Surveillance of Swiss activists

Nuclear Monitor Issue: 

(April 6, 1990) The "fischen-affair" (affair of files) became the subject of emotional debates in Switzerland after a parliamentary commission announced, at the end of last year, that the Swiss security police has been involved in surveillance and collecting data - on a large scale - on Swiss citizens. Anti-nuclear activists have been among those included in this surveillance.

(330.3303) WISE Amsterdam - Two members of Parliament, PM Eulen and PM Weder, were among those who found themselves of interest to security police. On asking for access to his file (which is, for ordinary citizens, extremely difficult), PM Eulen found that he had been registered in police files for the first time back in the 1950s as being affiliated with the movement against atomic weapons, and for the last time in 1986 as being affiliated with the antinuclear movement. Likewise PM Weder found himself registered as being affiliated with the antinuclear movement. He was quoted as having approved of illegal actions, although he in fact had declared exactly the opposite. The commission's announcement also mentioned that the federal police had registered the names of participants of a seminar on "Les Alpes comme filiales des centrales nucleaires", held in Salecina (Switzerland) in 1986.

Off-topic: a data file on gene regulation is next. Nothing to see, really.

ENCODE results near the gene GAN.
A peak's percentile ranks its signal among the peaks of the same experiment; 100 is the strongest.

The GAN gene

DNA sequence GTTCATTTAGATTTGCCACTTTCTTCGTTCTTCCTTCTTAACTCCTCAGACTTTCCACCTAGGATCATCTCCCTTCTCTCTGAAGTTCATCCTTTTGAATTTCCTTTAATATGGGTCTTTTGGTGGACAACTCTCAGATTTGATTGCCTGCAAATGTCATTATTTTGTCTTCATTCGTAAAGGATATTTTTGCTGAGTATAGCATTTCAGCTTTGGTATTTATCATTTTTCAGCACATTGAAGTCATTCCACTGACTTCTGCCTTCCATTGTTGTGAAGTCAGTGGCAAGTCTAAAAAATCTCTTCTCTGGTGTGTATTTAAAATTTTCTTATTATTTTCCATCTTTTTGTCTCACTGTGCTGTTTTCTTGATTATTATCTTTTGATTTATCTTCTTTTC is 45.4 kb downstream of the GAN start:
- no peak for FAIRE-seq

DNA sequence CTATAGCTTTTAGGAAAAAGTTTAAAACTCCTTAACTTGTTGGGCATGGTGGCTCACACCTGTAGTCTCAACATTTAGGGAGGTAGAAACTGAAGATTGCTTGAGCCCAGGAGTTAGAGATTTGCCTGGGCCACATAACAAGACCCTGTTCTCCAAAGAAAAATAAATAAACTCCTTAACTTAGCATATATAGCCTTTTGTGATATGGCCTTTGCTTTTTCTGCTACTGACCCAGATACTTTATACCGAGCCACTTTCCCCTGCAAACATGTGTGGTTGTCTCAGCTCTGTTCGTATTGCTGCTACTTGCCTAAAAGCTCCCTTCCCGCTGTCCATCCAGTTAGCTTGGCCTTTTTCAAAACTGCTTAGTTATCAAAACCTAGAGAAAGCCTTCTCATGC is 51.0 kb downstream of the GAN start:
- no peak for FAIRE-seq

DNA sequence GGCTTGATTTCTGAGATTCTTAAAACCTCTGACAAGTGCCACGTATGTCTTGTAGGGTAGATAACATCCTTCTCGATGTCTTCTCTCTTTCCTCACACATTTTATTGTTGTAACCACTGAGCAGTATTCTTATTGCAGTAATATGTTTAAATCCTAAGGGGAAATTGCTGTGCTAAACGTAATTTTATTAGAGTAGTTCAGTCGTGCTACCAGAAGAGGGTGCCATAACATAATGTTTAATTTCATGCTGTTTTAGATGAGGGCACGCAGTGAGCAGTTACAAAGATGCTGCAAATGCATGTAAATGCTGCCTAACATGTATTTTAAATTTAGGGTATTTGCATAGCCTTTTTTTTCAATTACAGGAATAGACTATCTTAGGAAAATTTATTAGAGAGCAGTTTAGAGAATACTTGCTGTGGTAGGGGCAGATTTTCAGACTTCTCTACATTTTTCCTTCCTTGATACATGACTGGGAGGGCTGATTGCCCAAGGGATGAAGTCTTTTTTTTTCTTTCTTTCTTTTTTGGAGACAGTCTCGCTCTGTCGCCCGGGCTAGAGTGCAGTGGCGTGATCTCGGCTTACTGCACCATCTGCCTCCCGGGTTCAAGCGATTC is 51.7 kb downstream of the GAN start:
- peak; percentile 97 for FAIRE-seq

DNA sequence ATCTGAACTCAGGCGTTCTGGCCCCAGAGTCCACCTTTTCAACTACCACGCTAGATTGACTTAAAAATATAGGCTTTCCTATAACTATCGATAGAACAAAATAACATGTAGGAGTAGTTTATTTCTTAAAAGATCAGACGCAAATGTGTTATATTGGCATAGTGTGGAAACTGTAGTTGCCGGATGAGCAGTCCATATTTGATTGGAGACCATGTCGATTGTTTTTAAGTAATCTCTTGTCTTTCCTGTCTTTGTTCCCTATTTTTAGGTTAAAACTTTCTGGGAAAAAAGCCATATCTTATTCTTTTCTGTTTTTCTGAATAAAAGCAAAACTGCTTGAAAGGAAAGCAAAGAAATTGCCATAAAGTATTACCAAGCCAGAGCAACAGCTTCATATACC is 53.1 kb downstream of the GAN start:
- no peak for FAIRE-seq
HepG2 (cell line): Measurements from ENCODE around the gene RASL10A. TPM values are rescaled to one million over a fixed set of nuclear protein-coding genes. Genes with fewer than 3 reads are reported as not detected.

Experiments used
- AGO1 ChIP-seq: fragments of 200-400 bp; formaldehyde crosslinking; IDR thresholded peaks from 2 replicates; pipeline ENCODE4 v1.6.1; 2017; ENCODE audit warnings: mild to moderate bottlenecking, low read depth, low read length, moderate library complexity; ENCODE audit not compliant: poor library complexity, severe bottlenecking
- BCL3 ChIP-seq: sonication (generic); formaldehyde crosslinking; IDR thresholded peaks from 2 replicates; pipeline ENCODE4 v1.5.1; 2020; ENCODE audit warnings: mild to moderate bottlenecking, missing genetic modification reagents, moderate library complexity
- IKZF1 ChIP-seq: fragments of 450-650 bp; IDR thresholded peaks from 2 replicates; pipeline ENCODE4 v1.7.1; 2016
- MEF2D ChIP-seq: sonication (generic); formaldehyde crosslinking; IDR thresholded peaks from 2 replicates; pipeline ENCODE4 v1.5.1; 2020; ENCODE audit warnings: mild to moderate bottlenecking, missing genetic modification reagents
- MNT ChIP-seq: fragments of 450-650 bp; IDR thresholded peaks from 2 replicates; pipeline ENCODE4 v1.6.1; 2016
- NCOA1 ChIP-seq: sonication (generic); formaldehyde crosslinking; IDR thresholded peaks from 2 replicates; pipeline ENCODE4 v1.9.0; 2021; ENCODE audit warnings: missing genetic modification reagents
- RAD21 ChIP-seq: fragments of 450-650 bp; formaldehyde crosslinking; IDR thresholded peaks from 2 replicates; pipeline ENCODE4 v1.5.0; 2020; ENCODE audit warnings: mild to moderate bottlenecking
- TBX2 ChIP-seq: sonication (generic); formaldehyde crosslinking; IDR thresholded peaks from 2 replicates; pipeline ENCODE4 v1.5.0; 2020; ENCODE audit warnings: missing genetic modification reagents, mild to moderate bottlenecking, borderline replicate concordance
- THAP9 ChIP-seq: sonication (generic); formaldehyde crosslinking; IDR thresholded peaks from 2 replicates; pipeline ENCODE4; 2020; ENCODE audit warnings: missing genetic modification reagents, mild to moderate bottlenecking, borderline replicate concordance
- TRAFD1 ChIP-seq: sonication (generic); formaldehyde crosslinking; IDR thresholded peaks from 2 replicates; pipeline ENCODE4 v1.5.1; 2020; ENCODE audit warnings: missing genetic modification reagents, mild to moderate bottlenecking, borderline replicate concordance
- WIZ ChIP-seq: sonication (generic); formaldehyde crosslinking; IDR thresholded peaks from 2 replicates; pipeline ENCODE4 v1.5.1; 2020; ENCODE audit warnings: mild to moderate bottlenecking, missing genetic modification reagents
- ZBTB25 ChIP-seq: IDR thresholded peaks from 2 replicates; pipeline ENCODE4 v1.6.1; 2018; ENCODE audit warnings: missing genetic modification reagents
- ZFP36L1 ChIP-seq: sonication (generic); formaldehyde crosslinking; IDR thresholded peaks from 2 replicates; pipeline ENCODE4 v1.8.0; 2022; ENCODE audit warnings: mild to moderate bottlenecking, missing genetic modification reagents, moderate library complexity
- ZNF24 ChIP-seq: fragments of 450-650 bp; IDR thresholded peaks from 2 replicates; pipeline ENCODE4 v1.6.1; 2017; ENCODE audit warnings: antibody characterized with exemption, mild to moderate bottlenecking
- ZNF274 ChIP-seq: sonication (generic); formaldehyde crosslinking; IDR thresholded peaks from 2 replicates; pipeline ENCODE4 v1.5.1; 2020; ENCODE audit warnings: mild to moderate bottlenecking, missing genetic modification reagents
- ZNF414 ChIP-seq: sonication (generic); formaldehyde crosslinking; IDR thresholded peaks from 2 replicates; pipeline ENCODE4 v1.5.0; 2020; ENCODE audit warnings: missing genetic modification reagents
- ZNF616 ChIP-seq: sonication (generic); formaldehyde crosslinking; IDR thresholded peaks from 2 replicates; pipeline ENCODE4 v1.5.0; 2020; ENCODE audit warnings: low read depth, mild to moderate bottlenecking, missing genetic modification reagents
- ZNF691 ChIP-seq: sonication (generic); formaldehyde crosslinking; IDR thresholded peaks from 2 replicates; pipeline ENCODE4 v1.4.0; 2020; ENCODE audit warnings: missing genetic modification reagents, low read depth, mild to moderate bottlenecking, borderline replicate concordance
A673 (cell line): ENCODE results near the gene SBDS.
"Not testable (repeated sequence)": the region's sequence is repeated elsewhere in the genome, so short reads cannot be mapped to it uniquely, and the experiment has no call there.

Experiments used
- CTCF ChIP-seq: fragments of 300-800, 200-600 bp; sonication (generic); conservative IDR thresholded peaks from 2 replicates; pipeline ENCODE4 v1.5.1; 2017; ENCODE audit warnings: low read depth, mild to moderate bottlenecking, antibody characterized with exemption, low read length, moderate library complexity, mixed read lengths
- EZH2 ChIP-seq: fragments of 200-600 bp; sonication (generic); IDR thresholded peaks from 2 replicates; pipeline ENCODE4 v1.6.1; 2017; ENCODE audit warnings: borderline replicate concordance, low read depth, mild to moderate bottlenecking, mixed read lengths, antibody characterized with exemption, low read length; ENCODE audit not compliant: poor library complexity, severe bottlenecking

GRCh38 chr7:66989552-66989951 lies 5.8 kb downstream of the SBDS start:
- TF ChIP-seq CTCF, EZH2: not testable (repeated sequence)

An example of just how the data collected on anti-nuclear activists is being used is illustrated in the case of a police report on a solicitor which was received by the "Verkehrsverein Oberhaufen". The solicitor was being considered by the "Verkehrsverein Oberhaufen" for the post of baths superintendent. The report this body received remarked that it was doubtful that the solicitor would be ideal for the post as he "seems to be an opponent of nuclear power plants..." It seems that, during a festival, the solicitor had exploded a model of a coolant tower which he had himself made.

Source: Anti-Atom, no. 9, March 1990

Contact: Conference Swisse pour l'Arret des Centrales Nucleaires, case postale 6307, 3001 Berne, Switzerland, tel: 013/25 16 11.